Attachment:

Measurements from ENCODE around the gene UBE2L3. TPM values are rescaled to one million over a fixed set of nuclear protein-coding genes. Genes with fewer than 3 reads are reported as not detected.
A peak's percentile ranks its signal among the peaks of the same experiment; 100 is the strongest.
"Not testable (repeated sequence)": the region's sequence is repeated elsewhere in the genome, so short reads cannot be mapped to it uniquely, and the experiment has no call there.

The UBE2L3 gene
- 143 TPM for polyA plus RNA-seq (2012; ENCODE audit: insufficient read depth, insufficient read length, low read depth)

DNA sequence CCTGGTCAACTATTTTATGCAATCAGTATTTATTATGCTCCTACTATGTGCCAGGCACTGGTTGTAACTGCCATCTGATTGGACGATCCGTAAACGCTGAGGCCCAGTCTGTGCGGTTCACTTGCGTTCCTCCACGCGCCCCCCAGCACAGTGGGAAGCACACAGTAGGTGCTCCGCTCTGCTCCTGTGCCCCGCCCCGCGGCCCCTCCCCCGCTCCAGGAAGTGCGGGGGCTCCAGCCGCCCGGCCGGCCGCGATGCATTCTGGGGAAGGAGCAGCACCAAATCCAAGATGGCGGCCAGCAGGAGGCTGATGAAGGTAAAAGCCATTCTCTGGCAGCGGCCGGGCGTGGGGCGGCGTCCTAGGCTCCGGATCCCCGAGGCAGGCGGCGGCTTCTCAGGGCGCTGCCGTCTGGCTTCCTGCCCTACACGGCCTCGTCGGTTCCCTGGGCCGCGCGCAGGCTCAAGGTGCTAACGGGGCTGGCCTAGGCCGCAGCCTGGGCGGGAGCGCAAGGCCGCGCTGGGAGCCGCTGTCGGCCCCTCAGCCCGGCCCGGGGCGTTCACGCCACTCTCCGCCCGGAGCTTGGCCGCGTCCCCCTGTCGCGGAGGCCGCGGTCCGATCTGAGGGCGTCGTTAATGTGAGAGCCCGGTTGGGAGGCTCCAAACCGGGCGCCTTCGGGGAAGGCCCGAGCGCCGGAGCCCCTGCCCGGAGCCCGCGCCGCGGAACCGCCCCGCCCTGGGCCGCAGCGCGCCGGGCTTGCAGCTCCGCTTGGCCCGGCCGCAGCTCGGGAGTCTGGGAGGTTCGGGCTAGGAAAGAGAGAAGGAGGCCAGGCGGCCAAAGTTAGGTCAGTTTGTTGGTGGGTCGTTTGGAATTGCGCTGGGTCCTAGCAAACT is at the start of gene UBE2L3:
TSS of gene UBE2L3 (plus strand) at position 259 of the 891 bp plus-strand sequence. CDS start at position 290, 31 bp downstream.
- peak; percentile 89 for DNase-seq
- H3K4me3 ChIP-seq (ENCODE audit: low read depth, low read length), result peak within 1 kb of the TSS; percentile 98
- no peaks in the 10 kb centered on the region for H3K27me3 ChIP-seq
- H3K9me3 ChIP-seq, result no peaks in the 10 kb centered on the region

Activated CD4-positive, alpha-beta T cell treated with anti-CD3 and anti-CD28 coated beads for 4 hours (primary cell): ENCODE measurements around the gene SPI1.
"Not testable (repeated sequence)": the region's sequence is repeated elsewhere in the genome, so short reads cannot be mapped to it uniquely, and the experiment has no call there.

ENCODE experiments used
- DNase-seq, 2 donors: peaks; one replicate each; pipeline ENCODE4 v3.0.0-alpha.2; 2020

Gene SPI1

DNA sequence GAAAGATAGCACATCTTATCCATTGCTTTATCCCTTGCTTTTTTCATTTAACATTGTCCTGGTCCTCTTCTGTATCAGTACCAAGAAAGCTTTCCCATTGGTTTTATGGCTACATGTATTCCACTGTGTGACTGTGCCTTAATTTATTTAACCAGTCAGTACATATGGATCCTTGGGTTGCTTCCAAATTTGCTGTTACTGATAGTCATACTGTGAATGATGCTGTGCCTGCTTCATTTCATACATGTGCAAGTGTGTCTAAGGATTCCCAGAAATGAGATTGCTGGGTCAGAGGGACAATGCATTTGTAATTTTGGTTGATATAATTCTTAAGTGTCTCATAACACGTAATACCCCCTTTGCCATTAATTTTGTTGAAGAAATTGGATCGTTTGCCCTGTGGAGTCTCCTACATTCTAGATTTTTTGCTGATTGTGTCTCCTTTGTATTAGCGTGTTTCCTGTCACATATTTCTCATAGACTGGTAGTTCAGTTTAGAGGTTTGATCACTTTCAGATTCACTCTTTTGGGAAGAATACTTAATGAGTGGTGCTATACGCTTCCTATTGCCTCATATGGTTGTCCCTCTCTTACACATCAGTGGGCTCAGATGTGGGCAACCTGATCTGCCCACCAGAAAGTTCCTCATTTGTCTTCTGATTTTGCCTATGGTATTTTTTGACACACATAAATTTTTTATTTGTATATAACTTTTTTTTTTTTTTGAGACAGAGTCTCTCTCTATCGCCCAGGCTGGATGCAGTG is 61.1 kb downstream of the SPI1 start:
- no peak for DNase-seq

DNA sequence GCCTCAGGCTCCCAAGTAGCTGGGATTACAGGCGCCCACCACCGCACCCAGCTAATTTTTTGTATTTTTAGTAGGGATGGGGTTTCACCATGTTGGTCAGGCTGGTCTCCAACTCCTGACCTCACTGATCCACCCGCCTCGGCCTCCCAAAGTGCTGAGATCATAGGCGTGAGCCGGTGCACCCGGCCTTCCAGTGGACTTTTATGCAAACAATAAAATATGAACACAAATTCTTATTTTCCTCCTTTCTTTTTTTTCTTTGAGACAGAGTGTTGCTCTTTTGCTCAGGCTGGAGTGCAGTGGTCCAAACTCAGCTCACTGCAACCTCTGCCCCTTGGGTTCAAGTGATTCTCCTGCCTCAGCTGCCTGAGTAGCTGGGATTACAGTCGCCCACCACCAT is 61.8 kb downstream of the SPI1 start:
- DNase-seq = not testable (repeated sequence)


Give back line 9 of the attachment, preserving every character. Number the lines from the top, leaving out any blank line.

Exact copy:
- H3K4me3 ChIP-seq (ENCODE audit: low read depth, low read length), result peak within 1 kb of the TSS; percentile 98